“In the place of the dead there is excitement over your arrival. The spirits of world leaders and mighty kings long dead stand up to see you” (Isa. 14:9, NLT).
The surest thing in the world is not death and taxes; it’s death and eternity. Yet we remain so unconcerned. We are not eternity-conscious enough.
Not only are there no earthly distinctions made in heaven concerning our status, position or achievements in this life, but even in the church world God makes no distinctions. There are no church or denominational distinctions in heaven. There is not one section in heaven for Presbyterian Christians, another section for Anglican Christians and yet another for Baptist Christians. Unless a person has sincerely repented of his sins and placed his total trust in Christ for his salvation, proving it by his works, all of life was lived in vain.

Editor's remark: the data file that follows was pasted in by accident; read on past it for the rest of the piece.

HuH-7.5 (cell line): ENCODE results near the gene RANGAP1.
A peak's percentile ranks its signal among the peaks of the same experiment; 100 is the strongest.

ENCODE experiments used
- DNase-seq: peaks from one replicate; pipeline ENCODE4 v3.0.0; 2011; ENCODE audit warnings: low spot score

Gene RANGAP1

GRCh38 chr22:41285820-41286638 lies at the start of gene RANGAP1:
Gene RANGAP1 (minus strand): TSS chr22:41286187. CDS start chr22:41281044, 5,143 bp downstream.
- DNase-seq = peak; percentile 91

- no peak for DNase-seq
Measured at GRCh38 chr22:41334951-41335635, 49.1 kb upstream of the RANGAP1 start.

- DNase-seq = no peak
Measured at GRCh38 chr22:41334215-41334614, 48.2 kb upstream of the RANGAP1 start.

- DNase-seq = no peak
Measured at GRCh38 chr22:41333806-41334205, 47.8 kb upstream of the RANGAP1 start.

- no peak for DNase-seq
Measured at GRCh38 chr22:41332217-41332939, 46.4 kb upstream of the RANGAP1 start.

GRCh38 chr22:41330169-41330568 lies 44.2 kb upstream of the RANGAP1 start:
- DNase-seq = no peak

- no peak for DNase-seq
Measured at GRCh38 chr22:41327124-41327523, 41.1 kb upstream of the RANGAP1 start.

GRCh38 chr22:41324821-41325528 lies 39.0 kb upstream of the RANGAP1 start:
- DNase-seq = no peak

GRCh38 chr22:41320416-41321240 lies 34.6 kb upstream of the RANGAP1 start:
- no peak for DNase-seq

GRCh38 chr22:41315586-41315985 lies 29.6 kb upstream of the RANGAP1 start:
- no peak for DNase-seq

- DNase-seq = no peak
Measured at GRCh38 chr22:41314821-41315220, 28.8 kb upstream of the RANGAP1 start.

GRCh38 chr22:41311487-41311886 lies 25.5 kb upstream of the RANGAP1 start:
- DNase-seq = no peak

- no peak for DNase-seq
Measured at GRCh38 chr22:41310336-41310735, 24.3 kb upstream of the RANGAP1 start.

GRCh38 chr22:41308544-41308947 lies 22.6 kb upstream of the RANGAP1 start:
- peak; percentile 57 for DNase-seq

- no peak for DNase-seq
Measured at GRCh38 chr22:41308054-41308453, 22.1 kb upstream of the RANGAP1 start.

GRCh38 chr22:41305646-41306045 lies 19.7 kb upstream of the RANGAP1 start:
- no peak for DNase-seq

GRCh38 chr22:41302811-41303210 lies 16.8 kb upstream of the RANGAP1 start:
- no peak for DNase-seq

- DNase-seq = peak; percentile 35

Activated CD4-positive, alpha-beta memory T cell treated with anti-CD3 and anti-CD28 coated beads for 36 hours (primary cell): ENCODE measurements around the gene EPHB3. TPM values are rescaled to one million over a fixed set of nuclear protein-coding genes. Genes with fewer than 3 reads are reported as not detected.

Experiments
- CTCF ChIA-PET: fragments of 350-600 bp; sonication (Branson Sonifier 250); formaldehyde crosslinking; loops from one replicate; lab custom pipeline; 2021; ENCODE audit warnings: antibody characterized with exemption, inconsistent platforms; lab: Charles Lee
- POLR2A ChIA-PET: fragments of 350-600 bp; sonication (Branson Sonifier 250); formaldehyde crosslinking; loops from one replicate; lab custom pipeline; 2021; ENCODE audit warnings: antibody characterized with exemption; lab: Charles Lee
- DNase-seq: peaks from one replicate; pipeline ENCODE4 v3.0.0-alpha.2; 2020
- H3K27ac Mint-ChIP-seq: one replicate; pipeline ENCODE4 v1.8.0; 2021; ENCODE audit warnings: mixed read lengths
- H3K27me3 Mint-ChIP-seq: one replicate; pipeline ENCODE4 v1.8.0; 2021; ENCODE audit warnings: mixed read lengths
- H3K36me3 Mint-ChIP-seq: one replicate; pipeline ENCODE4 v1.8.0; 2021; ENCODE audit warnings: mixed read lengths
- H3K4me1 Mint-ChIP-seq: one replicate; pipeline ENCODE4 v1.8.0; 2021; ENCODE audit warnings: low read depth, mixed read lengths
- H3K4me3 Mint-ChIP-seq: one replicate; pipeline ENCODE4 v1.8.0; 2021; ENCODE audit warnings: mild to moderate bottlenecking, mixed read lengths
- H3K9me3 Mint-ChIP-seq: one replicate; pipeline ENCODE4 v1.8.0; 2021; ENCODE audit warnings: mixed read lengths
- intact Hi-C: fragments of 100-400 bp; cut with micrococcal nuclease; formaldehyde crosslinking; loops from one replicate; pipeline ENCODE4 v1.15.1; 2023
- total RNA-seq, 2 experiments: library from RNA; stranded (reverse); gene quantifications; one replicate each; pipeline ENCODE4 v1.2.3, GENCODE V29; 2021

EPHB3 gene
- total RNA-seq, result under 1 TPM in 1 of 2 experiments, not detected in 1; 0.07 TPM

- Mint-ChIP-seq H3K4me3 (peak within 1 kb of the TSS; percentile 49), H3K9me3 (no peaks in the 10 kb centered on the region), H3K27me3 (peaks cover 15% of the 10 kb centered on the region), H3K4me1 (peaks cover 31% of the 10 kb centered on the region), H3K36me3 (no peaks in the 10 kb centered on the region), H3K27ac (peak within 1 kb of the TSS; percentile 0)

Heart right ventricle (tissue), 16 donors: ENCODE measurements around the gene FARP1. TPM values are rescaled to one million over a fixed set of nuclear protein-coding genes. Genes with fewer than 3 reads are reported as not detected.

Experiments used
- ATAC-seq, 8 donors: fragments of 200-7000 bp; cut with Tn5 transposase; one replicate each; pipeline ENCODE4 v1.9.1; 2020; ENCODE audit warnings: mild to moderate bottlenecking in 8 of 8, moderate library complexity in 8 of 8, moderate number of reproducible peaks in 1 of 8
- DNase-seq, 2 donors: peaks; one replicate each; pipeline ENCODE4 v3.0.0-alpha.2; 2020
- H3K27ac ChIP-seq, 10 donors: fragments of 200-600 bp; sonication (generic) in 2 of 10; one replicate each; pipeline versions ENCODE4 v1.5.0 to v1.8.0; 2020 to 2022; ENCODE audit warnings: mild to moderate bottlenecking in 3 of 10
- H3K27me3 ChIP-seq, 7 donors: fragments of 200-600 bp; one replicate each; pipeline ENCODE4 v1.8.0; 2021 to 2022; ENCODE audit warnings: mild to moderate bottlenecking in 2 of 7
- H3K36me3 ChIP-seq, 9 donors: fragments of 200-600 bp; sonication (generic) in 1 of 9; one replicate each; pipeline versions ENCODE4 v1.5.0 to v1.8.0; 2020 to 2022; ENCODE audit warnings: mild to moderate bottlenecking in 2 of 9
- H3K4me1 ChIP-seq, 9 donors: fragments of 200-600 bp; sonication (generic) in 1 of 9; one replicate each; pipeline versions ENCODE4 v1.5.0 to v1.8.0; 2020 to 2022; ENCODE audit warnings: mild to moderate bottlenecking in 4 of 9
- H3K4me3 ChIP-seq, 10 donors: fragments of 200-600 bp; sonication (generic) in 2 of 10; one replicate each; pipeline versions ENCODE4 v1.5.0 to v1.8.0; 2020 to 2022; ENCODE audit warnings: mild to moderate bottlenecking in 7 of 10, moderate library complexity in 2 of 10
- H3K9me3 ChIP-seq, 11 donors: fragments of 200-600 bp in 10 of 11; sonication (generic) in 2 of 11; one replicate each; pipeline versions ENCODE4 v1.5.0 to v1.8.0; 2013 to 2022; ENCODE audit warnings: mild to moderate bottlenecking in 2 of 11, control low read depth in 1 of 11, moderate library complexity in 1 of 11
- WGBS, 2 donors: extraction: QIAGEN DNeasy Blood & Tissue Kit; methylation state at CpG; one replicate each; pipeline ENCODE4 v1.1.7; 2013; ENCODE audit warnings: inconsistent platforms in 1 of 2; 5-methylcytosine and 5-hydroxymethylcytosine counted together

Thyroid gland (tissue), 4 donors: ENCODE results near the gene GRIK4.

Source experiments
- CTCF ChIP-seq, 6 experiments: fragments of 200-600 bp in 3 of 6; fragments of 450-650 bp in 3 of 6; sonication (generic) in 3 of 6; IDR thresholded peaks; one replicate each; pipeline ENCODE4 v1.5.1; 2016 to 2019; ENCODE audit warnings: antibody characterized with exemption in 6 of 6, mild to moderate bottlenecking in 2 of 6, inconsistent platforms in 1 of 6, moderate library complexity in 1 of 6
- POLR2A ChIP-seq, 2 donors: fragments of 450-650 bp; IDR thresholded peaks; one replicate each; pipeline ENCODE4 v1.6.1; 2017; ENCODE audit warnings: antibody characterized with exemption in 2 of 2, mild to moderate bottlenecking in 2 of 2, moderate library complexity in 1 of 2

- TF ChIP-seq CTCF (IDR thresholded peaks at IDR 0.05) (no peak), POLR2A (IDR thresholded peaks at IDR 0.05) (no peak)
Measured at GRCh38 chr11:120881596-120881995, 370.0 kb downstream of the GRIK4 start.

John Wesley’s Dream That Revolutionized His Life
John Wesley had a dream that affected his life’s work tremendously. He dreamed that he died and came to the gate of heaven. He was anxious to know who had been admitted, so he questioned the keeper:
“Are there any Presbyterians here?”
“None,” replied the keeper of the gate.
Wesley was surprised. “Have you any Anglicans?” he asked.
“No one!” was the reply.
“Surely, there must be many Baptists in heaven?”
“No, none,” replied the keeper.
Wesley grew pale. He was afraid to ask his next question:
“How many Methodists are there in heaven?”
“Not one,” answered the keeper quickly.
Wesley’s heart was filled with wonder. The angel at the gate then told Wesley that there were no earthly distinctions in heaven. “All of us here in heaven are one in Christ. We are just an assembly who love the Lord.”